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An Obituary for the Patriots and My Sports Innocence

I feel like a kid who just found out that Santa doesn’t really exist. My sports innocence is lost, changed forever, like a first love that forever leaves an indelible mark on future relationships. I was too young to understand the significance of Billy Buckner in 1986, started watching the Celtics after Reggie Lewis’s passing. In 2003, when Aaron Bleeping Boone rocked Wakefield in the 11th inning, it was a fitting end for the star crossed franchise, so fans took the loss in stride. It was all part of following the Red Sox, and the young batch of fans, the Gen Y’s, could now join the pantheon of the faithful, all with their own stories of how they got slaughtered by Goliath.

This is different. We were Mr. Clutch, all-American boys, the greatest ever. We talked and walked the professional walk. Flashy, unstoppable with a never ending well of resources that would just come in waves against game opponents, who were just an afterthought in discussions. We wrapped ourselves in a blanket of greatness, lulled to sleep by Brady’s twinkling eyes, as inner warmth spread from the knowledge that Godfather Belichick would never let us get burned.

The saddest part of the loss is that everyone will focus on the blown chance as apposed to how memorable this season has been. Everyone in this predominantly Red Sox town lived and breathed Patriots. There has been so much media scrutiny and pressure; we even followed the O-linemen’s ever changing facial hair. Now, the only thing that people will remember is that this is the game that showed the world that Brady and Belichick are not as good as Lombardi and Bradshaw. I believe it is the media coverage that is the sole reason for this new revelation in comparison of greatness. Current players should not be measured against passed greats until they themselves start fading into history. Their resume is not yet finished and there needs to be a time separation to objectively view a career. This is why players are not eligible to enter the Hall of Fame until several years after they retire.

Is Tom Brady the greatest quarterback ever? Before, you would have said yes. But today? I for one believe that the fourth quarter drive was vintage Brady, the one from Friday and Saturday.  This applies to every other Patriot. They all had a great season, several of them future Hall of Famers and class acts all the way. They are the type of role models that we want in sports, and why my mother loves them. She cannot fathom why the rest of America despises this golden team. Just for illustration purposes, I received 3 text messages after the game. First 2 were from Pats fans, “Miserable. Being in NYC is hell right now” and “I want to die”. The 3rd one came from a New York fan, not even a Giants fan, just a Dirty Jersey wannabe, “Almost perfect”. Those words lingered in the air as I muttered them out loud. I can just see his smug look as he typed those teething words. The rest of America is excited and happy, while New England is depressed and silent. I for one couldn’t go to bed after the game and watched ‘White Men Can’t Jump’, so that I would avoid sitting in miserable silence. I have yet to read or listen to any coverage of the game. I have no idea what the rest of the world is saying right now. I don’t care, it is an internal struggle and I am sick and tired of media dictating how I feel.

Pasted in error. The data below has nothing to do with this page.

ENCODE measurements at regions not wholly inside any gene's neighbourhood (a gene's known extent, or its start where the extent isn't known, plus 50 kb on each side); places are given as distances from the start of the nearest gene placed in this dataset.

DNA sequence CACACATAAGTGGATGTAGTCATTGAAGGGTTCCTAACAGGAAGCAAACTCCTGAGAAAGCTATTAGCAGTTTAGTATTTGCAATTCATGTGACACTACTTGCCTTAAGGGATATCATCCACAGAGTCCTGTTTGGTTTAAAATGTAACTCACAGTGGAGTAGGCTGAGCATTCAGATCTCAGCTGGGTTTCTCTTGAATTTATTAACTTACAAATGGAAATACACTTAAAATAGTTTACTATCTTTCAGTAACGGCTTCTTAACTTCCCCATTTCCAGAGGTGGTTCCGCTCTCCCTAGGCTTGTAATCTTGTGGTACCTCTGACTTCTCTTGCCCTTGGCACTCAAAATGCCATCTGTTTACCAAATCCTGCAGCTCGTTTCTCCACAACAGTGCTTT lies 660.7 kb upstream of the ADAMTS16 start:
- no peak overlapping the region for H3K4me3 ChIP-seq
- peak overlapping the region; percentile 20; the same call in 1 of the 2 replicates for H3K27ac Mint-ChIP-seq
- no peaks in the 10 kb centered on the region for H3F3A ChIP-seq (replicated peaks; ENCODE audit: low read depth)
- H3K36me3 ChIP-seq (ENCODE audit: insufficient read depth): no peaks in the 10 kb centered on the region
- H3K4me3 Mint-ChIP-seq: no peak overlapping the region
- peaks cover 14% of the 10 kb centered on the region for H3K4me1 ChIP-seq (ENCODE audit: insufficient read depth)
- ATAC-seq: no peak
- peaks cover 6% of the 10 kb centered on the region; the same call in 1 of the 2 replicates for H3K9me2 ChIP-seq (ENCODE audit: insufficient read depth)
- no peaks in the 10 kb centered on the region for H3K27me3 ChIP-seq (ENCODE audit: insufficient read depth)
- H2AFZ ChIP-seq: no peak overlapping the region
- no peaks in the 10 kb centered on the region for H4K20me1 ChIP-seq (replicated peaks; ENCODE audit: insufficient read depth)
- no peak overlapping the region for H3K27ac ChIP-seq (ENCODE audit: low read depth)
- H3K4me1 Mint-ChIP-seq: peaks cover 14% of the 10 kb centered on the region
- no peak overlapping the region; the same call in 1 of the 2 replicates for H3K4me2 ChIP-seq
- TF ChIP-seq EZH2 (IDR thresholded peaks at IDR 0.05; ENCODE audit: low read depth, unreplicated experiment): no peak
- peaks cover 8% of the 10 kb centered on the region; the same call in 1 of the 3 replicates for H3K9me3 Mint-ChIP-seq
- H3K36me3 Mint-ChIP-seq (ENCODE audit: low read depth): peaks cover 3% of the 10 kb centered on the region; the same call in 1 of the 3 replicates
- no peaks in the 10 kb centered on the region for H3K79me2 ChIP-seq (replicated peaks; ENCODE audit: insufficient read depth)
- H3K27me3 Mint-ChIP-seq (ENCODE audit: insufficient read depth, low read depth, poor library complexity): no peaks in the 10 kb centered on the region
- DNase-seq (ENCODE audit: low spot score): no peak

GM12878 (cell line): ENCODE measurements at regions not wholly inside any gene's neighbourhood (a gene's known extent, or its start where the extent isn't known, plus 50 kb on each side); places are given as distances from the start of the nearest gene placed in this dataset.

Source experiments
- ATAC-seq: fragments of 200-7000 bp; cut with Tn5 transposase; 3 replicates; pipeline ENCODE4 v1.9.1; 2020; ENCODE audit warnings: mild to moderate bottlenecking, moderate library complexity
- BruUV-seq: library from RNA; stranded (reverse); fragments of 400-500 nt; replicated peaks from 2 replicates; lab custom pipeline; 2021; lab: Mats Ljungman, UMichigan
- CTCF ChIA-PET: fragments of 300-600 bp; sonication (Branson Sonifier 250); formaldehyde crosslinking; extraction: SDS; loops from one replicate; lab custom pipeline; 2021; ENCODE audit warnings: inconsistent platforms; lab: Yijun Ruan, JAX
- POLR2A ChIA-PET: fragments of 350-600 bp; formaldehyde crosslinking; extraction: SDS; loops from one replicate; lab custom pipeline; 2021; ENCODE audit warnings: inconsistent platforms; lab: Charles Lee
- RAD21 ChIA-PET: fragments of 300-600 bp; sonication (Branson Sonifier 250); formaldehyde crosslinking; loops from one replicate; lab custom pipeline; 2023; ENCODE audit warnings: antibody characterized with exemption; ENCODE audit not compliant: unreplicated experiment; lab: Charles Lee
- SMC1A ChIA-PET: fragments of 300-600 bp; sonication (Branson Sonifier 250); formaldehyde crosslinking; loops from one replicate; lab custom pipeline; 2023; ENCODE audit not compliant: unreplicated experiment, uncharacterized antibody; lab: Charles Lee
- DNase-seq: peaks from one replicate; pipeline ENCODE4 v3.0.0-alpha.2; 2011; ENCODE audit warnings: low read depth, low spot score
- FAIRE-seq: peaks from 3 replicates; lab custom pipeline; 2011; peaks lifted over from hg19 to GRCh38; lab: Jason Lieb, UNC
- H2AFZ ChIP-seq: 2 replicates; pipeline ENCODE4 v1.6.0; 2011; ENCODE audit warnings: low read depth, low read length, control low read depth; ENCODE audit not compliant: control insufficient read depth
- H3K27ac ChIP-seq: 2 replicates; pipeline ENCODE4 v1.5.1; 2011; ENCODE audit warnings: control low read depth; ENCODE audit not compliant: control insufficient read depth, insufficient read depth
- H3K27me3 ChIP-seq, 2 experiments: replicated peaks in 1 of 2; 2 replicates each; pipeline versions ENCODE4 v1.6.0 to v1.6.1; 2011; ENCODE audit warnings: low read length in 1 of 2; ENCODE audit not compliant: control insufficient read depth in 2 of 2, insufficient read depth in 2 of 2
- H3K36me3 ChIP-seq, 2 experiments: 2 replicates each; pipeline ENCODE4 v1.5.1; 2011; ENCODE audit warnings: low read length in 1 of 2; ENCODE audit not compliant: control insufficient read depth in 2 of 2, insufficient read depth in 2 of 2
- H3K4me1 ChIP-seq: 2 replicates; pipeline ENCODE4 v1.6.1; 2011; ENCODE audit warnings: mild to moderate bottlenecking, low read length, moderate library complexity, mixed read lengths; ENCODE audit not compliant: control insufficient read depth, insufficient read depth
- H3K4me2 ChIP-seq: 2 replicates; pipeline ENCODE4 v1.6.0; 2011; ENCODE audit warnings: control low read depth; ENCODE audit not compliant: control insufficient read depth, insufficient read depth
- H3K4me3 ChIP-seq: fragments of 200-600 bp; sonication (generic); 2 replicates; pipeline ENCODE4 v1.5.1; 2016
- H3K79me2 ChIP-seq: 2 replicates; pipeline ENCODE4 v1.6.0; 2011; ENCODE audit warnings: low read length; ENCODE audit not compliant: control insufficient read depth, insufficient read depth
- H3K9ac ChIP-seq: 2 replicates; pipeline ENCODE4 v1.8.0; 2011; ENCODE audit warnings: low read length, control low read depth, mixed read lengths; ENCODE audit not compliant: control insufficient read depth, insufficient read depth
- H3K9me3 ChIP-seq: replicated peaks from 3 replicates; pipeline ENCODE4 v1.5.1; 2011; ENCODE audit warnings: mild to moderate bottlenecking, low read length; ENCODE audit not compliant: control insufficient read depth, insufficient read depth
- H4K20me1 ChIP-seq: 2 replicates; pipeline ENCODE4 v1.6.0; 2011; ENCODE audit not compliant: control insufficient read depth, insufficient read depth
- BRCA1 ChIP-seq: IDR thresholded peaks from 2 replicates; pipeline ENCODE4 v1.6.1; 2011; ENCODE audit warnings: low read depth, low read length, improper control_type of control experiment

I don’t know if people are clamoring about bad calls, or about the slippery field, or any other excuses one could come up with. I believe that excuses are like ***holes: everyone’s got one and they all stink. It was a great, hard fought game and the Giants were a better team that day. I wish there was no offseason, I want there to be another game next week (the Pro Bowl doesn’t count). However, the world will keep turning; the Patriots have the 7th pick and most of the nucleus coming back. They will be as hungry as ever, and the media scrutiny will be just as great, for it cannot be any greater then it was this season. It will be exiting and I predict us doing very well again, but I have lost my sports innocence and will always keep my guard up.